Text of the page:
Former IPL chief shooed off potential buyers at the behest of Sushanto Roy, says broker
Controversial businessman Lalit Modi, whose affairs derailed Parliament’s monsoon session, made a surprise entry into the Sahara housing bonds case in the Supreme Court.
Sreejit Tagore, a US based property consultant, told the court that when he approached Sahara chief Subrata Roy’s London-based son Sushanto Roy with an offer to buy the group’s stakes in New York Hotels, he was verbally directed to contact Lalit Modi.
Judge T S Thakur checked with Tagore’s counsel if he was the “IPL Lalit Modi”.
The counsel confirmed Modi’s identity and said that his client had written to Modi offering to buy stakes in New York’s Plaza and Dream Downtown hotels for $800 million. Tagore made these offers on behalf of his client Madison Capital LLC.
However, Modi replied in a mail, which was also marked to Sushanto, that the group was sitting on an offer for $965 million and therefore was not keen on selling it to Madison, the counsel added.
Another buyer Kane Partners Ltd, a UK based property firm, expressed interest in buying London’s Grosvenor House stake for pound 637 million. Sahara owns a leasehold interest in Grosvenor House.
The bench asked Sahara if it was willing to pick up these offers. However, Sahara said it had two new offers itself and was not considering an outright sale.
Sahara counsel Kapil Sibal placed before the court two new proposals. Sibal said the group had inked an MoU (memorandum of understanding) on July 20 for a total size of $6 billion. “The London property has a huge potential. We are going to develop it further,” Sibal said.
Sibal also told the court about a second offer in which buyers had offered Sahara $2.1 billion for an outright purchase of all the three properties. “These two are really serious offers. There are other offers, not serious, also on the table,” the Sahara counsel said.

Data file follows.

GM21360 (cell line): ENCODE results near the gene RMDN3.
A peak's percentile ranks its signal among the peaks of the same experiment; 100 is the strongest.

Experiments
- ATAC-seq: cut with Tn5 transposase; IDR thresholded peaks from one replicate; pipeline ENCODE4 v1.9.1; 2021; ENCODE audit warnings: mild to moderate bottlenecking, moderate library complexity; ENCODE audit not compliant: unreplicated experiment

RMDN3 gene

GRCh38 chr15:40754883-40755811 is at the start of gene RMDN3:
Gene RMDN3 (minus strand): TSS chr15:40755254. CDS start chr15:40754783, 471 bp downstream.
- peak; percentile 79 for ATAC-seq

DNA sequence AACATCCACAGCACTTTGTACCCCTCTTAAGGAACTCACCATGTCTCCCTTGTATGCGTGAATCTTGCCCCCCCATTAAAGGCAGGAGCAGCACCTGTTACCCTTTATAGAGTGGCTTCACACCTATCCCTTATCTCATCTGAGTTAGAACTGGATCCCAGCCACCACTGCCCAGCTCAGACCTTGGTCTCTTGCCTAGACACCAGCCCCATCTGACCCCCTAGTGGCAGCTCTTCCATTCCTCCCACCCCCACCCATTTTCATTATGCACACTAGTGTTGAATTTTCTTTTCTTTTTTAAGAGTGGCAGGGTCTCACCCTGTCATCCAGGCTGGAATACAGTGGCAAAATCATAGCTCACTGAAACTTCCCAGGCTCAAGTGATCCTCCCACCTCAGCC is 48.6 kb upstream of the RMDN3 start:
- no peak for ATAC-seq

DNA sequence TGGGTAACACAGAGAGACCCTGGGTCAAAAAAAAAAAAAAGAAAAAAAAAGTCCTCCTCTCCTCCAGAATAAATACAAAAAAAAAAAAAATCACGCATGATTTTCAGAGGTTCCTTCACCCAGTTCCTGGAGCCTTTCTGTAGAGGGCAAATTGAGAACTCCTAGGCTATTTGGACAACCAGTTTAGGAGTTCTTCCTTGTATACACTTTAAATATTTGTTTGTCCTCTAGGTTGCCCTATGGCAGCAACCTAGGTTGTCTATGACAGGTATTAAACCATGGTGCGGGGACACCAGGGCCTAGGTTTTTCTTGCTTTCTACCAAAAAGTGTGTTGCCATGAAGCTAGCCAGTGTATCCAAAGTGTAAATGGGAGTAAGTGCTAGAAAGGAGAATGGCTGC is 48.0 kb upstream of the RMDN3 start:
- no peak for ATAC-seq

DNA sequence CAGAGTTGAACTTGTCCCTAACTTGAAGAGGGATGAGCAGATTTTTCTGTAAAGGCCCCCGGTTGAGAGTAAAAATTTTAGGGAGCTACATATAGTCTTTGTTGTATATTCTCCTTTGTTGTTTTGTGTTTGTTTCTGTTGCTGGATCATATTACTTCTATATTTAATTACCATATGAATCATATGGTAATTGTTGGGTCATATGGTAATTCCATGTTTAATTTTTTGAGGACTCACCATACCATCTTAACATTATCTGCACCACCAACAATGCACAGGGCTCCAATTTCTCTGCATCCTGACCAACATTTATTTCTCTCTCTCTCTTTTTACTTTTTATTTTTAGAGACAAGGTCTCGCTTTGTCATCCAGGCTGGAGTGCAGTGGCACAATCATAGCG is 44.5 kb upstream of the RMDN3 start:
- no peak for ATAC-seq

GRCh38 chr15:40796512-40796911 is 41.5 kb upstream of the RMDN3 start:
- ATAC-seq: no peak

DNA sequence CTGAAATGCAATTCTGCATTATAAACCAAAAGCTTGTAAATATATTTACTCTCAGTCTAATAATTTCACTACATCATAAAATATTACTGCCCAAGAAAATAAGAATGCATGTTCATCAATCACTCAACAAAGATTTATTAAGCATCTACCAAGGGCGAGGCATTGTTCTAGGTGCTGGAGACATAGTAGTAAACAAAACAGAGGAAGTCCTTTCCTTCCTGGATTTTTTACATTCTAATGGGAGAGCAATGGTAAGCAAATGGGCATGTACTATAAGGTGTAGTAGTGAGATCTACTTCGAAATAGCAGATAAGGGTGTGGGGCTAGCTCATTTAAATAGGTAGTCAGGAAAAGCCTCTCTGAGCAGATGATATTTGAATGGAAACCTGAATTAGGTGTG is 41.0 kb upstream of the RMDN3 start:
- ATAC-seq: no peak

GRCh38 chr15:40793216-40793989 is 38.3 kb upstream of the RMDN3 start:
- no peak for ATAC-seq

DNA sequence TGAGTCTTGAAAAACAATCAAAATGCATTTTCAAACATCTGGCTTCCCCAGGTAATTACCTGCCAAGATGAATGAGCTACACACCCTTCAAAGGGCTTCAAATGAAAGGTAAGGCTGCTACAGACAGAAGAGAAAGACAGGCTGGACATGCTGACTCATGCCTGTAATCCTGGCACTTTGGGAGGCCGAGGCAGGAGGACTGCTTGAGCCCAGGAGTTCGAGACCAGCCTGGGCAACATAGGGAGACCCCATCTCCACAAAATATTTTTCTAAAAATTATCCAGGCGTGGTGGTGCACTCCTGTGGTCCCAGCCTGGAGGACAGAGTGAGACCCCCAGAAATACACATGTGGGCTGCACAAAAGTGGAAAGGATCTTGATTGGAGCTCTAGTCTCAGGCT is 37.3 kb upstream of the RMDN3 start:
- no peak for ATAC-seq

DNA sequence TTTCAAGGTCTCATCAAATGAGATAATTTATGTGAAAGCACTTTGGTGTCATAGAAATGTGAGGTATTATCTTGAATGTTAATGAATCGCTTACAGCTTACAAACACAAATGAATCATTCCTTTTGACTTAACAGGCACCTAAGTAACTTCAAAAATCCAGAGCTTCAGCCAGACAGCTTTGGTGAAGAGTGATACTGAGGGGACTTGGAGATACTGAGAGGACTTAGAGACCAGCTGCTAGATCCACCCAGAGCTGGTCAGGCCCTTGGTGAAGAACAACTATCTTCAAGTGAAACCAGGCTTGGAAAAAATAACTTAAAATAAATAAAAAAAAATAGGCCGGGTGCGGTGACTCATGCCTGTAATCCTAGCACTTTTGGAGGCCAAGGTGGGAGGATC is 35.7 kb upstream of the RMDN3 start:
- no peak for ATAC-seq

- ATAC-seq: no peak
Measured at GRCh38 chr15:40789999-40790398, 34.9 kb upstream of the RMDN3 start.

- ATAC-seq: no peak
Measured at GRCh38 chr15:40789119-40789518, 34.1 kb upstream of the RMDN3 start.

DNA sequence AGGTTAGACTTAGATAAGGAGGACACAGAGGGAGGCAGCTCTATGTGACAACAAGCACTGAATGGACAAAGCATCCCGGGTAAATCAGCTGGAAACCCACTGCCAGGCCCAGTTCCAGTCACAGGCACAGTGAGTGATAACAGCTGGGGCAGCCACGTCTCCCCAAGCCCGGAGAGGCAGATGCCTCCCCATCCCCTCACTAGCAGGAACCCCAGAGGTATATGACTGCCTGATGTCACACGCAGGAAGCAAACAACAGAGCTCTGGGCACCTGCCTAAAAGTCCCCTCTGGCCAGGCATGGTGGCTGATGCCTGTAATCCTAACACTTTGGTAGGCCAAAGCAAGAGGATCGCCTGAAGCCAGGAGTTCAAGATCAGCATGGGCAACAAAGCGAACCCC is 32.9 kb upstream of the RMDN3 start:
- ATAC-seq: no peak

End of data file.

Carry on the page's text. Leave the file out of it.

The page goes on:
The court allowed Roy’s request to continue the availing special negotiation facilities in a conference room in the Tihar jail complex till the end of September.
Sahara has been directed to submit to the court a copy of its mortgage deed with Bank of China. This charge has now been taken over by Reuben Brothers. The court also asked the group to disclose its arrangement with Reuben Brothers after the amicus curiae and counsels of rival bidders raised concerns that the properties might automatically be transferred to Reubens if the original agreement was mortgage by conditional sale.
Sibal objected to this. But the bench intervened saying, “Their apprehension is whether you disclose the optimum you receive? You might get paid in America.”
When the Amicus expressed concerns that the proceedings might be dragging on endlessly. Judge Thakur told the Amicus: “Do you think they will take the court for a ride and get away? They will certainly lose the sympathies of the court.”